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Proposed documentation rules for related-party debt transactions
Having the appropriate documentation is often the key to being entitled to certain deductions or tax credits. For those who make charitable contributions, written acknowledgement from the charity of any contribution of $250 or more is required. A copy of the check or the charge card receipt isn’t enough documentation when the contribution hits the $250 threshold.
For businesses, stringent documentation requirements for claiming a deduction for business meals and entertainment have long been in place. Certain information must be maintained regarding the individuals entertained, purposes of the meeting and when and where the meal or entertainment occurred.
For businesses that claim the research and experimentation credit, documentation is needed for the qualifying research expenditures. It is not uncommon for businesses to have binders full of the supporting documentation for the credit. Even then, the IRS may take a different view of whether an item or project qualifies for the research credit.
On April 4, a new set of documentation rules were proposed by the Treasury Department and the Internal Revenue Service. As part of a package dealing with inversions and earnings stripping, proposed regulations were issued regarding documentation for related-party debt. The proposed regulations also covered other debt and equity issues in addition to documentation and contain many changes that will also affect related-party debt situations.
The surprise to many tax professionals was that these proposed regulations were not only directed at the companies that have or were considering inversion transactions. They were actually broader in their application. If finalized in their proposed form, these regulations would apply to many related-party debt situations having nothing to do with inversions.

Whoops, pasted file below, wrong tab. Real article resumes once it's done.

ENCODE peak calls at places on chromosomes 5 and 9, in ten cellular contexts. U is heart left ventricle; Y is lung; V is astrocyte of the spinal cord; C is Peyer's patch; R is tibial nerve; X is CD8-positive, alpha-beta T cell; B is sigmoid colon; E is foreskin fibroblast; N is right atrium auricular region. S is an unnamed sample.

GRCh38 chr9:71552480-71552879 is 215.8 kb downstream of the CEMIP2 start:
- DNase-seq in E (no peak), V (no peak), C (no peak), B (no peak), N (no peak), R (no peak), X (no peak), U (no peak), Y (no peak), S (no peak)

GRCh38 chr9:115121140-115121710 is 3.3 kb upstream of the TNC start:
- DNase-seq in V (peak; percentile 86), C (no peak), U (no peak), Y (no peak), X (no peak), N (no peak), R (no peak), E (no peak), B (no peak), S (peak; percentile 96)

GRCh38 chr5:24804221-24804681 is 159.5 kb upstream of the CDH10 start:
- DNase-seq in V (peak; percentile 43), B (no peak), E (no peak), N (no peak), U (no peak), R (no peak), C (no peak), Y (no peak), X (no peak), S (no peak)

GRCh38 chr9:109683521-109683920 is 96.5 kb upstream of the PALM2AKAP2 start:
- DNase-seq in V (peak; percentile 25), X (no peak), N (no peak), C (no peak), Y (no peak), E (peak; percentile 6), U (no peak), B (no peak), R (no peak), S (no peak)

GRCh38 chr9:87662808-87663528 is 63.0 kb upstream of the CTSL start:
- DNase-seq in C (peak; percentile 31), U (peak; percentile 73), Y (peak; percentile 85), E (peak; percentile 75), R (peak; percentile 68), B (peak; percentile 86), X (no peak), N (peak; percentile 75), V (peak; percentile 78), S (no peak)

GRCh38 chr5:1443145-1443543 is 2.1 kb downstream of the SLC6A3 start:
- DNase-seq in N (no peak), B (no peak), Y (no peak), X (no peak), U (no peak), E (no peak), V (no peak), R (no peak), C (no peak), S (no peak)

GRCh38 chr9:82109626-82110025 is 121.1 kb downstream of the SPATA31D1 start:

The proposed regulations were issued under section 385 of the Internal Revenue Code. Section 385 was originally enacted to allow for the characterization of an instrument or interest in a corporation as either stock or indebtedness for U.S. tax purposes.
The proposed regulations include a new requirement for contemporaneous documentation by taxpayers for certain related-party indebtedness in order to allow for the indebtedness to be respected as debt for U.S. tax purposes. The proposed regulations provide that, if a taxpayer does not prepare and maintain such documentation, the related-party indebtedness would be treated as stock (equity) rather than debt upon IRS examination.
The documentation requirements are broad. The requirements focus on taxpayer substantiation of four key elements of the instrument: binding obligation to repay; creditor’s rights to enforce terms; reasonable expectation of repayment; and genuine debtor-creditor relationship.
The preamble to the proposed regulations provides some examples of the types of documentation that could be used to support these four elements. The preamble and regulations state that, in the absence of this documentation, treatment as indebtedness will not be allowed.